Linux Format

The user interface

The interface between you and your files.


Applicatio­ns like file managers tend to adopt the overall system theme and icon set of your desktop environmen­t. When we fired up the fresh installati­ons of Thunar, Dolphin and Nemo, what struck us was how similar they looked. Things only started to change when we began to configure and expand the user interface options.

Apart from colour scheme and icon set, layout is an important considerat­ion. Thunar, Dolphin and Nemo use a similar layout by default, and it’s probably fair to say that a number of standard convention­s have establishe­d themselves in terms of how file managers tend to be operated and how they present the content to the user.

Simple or complex? We’re not going to say that one is better than the other, as long as an interface achieves its goals. We want interfaces that neither are difficult to use nor make it difficult to understand what they are trying to display.

Dolphin 7/10

We’re assessing Dolphin in its default state, which happens to be a configurat­ion with a lot of the features switched off. When first installed, the menu bar is accessible through a pulldown menu icon. This means that it’s kept out of the way if you rarely access it, but awkward if you do want to use it. We don’t see what the advantages are in keeping the toolbar as plain as Dolphin does on default. For example, it doesn’t even have icons for up or home folder navigation, or a refresh button. It does have a split view icon, though.

The Places panel to the left works in much the same way as most file managers. Along the bottom, there is a status bar showing free disk space and the current zoom level. On first installati­on, Dolphin looks like most other lightweigh­t file managers, and it’s up to you to customise it in the areas that you care about.

Krusader 8/10

Krusader is a stablemate of fellow KDE project Dolphin, and this file manager is unashamedl­y aimed at technical users who like all of the features turned on combined with plenty of potential for both expansion and customisat­ion. What you get with Krusader, before you embark upon customisat­ion, is a dualpanel layout.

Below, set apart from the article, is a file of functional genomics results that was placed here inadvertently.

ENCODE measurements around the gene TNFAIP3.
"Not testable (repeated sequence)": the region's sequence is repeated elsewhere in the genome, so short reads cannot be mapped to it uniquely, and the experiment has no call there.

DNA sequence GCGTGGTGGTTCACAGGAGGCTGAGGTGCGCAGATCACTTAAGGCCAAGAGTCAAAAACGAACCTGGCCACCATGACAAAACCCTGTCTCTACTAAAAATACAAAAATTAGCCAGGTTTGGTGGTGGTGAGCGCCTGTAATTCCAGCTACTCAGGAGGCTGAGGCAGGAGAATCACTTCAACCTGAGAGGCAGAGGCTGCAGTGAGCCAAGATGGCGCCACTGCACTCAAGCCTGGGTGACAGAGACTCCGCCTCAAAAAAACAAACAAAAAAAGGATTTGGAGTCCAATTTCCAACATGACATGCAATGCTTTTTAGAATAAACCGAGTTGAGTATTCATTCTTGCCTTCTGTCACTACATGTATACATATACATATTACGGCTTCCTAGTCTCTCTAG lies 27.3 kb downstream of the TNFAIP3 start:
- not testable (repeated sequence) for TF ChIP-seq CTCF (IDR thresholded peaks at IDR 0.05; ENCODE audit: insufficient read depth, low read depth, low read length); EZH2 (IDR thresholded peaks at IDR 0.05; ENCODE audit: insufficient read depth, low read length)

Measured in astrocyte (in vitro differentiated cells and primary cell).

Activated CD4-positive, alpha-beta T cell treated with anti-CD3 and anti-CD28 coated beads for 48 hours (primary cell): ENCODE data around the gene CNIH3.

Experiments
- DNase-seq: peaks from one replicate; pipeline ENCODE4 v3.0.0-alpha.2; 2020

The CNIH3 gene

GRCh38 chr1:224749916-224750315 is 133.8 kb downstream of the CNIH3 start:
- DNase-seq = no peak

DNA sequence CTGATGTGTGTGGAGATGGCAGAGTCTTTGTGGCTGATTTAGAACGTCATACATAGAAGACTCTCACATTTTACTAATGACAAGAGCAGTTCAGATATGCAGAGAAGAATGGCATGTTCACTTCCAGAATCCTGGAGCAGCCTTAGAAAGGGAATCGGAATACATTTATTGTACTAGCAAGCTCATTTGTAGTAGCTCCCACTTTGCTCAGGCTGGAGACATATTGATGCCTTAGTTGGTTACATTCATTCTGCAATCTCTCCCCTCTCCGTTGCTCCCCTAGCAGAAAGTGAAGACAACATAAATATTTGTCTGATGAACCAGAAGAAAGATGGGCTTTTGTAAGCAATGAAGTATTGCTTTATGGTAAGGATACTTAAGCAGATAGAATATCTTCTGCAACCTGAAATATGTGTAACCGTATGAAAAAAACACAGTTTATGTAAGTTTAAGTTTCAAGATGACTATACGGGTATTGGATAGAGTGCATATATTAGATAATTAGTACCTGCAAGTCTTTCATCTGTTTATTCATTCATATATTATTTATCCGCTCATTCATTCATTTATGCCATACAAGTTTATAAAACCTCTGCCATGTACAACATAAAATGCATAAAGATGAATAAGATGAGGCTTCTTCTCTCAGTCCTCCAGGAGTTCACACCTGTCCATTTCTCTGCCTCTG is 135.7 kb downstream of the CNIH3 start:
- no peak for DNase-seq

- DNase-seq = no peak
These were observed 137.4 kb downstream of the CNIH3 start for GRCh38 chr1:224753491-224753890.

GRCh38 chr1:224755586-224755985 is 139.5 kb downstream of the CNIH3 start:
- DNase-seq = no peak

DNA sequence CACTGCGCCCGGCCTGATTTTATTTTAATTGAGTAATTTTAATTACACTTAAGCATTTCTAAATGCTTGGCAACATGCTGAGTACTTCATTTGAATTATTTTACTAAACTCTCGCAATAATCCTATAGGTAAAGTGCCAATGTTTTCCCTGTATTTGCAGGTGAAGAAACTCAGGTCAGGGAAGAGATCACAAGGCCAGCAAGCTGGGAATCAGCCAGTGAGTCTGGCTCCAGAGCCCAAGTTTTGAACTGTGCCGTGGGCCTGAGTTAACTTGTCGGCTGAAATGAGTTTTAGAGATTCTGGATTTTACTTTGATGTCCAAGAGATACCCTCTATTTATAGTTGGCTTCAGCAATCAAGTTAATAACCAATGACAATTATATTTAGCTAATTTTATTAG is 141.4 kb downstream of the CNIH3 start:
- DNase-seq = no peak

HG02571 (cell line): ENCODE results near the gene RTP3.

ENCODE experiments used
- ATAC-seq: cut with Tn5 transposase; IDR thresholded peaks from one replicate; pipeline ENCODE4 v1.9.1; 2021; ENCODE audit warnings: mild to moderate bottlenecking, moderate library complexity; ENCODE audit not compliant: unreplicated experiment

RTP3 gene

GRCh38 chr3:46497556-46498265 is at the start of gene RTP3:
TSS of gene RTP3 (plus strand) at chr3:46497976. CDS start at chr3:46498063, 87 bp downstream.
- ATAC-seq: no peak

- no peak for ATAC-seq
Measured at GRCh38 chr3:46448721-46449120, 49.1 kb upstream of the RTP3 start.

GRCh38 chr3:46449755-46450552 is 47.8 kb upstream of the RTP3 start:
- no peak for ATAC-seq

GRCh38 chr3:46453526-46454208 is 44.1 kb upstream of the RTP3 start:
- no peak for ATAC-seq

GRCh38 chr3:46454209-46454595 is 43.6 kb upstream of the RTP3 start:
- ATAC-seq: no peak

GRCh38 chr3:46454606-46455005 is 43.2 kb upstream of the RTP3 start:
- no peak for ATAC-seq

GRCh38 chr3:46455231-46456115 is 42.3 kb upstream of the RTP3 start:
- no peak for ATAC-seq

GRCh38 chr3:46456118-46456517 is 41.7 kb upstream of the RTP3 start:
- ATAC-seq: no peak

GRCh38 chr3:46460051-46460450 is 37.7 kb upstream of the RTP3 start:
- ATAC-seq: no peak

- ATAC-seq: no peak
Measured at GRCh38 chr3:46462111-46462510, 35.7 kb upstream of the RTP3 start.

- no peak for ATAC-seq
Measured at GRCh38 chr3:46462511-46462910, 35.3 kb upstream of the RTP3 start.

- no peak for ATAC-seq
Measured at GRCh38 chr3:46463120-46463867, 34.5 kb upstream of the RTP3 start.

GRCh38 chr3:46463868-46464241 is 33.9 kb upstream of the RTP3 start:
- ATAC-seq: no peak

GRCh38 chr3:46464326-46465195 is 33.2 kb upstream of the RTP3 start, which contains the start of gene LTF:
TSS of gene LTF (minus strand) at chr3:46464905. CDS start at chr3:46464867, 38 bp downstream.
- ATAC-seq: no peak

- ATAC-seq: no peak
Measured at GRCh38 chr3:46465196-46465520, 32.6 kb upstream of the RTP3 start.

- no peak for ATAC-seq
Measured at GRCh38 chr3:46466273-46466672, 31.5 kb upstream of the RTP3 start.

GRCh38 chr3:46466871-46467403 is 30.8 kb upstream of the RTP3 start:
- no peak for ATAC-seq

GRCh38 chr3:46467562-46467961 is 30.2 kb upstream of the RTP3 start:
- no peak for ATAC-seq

We’ve seen some dual-panel layouts that duplicate the available controls, but in Krusader’s case, we’re given a single toolbar that affects the currently focused panel.

Within a few minutes, you should be able to get the gist of how it works, because it’s not a difficult user interface to pick up, even though we wouldn’t give it to a non-technical user. It offers many of the advantages of a GUI file manager combined with the flavour of a textmode file manager. It’s not a beginner’s tool, and nor does it try to be.

Midnight Commander 7/10

If you like text-mode interfaces, you’ll like Midnight Commander. The most common file functions are linked to F keys and displayed along the bottom. F9 takes you to the main menu at the top with more complicate­d functions. This keyboard-driven interface brings with it a few advantages in terms of precision and comes into its own for repetitive, accurate file operations and directory navigation. Similarly, when looking down a list of files, there is less room for ambiguity.

However, despite all of this praise, it is worth noting that the majority of people will struggle a bit to come to terms with something as alien as a text-mode interface if they were brought up in the world of the GUI. At the least, most users will experience a bit of a learning curve as it’s not immediatel­y obvious how some aspects of the user interface work.

Nemo 8/10

Nemo implements the basics we’ve come to expect, with an emphasis on keeping it simple. However, it doesn’t feel as compromise­d as Thunar as it offers a bit more. Beneath the sidebar there are icons that switch between Places (bookmarked folders and other locations) and a tree view. The bar along the top uses the breadcrumb­s approach, but there is an icon to switch it to a URI display that can be directly edited and cut and pasted. Unlike Dolphin, the top menu is enabled by default.

In the toolbar, three icons switch between the three viewing modes, and there is a search icon. There is a slider to control the zoom level of the main view. Of the traditiona­l file managers we’ve looked at, Nemo strikes the best balance of simplicity without omitting desirable features with its default layout, even though Dolphin and Krusader can be coaxed into offering a lot more.

Thunar 7/10

The main Thunar window contains the files and folders, and there is a sidebar that’s switchable between shortcut folders and a tree view. Along the top of the window, we find a box containing the folder URI, which is editable and pastable. In front of this, we have the back, forward, up and home buttons, and a search icon, as one might expect, but the fact that the toolbar can’t easily be edited means that it’s difficult to extend the user interface.

There are a few niceties that have been omitted from the layout. There are no buttons to change between different file display modes, and this has to be done within the main menu or via keyboard shortcuts. Similarly, there is no visible indication of current zoom level, although mouse wheel+Ctrl can adjust the zoom, and it’s possible to go a bit larger than most file managers. All in all, it’s a competent implementa­tion of most of the commonly used features.

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